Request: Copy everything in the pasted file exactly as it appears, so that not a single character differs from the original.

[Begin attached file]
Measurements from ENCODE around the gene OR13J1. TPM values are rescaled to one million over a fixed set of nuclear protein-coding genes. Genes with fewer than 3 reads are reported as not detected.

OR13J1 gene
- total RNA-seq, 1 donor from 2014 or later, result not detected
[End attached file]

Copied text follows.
Measurements from ENCODE around the gene OR13J1. TPM values are rescaled to one million over a fixed set of nuclear protein-coding genes. Genes with fewer than 3 reads are reported as not detected.

OR13J1 gene
- total RNA-seq, 1 donor from 2014 or later, result not detected